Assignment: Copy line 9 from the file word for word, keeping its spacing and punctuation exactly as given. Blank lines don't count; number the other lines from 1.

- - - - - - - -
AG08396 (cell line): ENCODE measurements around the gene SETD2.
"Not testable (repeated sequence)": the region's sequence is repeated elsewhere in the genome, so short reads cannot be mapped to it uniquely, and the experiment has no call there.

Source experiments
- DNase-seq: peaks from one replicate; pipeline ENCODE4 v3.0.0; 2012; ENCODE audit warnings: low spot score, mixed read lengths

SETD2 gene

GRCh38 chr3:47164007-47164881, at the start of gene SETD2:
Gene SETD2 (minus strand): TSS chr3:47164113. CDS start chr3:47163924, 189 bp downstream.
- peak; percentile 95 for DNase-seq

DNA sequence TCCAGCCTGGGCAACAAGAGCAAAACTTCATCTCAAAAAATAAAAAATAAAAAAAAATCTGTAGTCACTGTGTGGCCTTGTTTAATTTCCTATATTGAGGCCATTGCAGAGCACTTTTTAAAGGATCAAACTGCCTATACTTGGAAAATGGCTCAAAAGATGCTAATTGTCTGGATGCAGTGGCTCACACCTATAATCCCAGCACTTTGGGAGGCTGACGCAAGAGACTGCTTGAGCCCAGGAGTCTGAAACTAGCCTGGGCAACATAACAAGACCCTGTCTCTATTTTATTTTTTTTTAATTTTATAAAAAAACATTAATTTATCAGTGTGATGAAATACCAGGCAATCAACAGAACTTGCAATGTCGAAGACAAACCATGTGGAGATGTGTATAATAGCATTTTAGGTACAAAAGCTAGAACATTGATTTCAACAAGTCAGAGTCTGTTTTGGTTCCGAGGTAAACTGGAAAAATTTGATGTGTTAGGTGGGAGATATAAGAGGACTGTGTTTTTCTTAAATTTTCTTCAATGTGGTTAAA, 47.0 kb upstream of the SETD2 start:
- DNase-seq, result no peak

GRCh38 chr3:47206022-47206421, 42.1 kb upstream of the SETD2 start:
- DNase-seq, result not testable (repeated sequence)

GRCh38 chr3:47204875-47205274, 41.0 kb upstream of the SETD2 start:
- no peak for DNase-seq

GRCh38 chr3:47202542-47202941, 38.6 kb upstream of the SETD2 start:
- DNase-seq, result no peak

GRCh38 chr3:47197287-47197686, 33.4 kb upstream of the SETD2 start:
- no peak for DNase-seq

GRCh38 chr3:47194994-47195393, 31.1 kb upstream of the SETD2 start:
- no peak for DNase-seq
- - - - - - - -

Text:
DNA sequence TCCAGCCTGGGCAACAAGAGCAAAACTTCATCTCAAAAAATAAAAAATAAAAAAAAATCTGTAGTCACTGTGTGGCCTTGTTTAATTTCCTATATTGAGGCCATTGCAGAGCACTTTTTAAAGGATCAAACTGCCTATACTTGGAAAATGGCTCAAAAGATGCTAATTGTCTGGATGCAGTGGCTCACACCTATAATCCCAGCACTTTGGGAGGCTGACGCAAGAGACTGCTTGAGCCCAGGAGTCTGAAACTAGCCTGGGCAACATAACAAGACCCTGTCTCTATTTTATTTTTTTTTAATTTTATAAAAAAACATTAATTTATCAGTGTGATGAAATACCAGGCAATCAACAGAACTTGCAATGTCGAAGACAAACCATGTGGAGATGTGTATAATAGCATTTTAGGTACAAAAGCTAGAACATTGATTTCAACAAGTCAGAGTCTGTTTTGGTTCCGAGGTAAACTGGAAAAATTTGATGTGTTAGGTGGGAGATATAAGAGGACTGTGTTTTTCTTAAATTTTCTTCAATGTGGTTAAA, 47.0 kb upstream of the SETD2 start: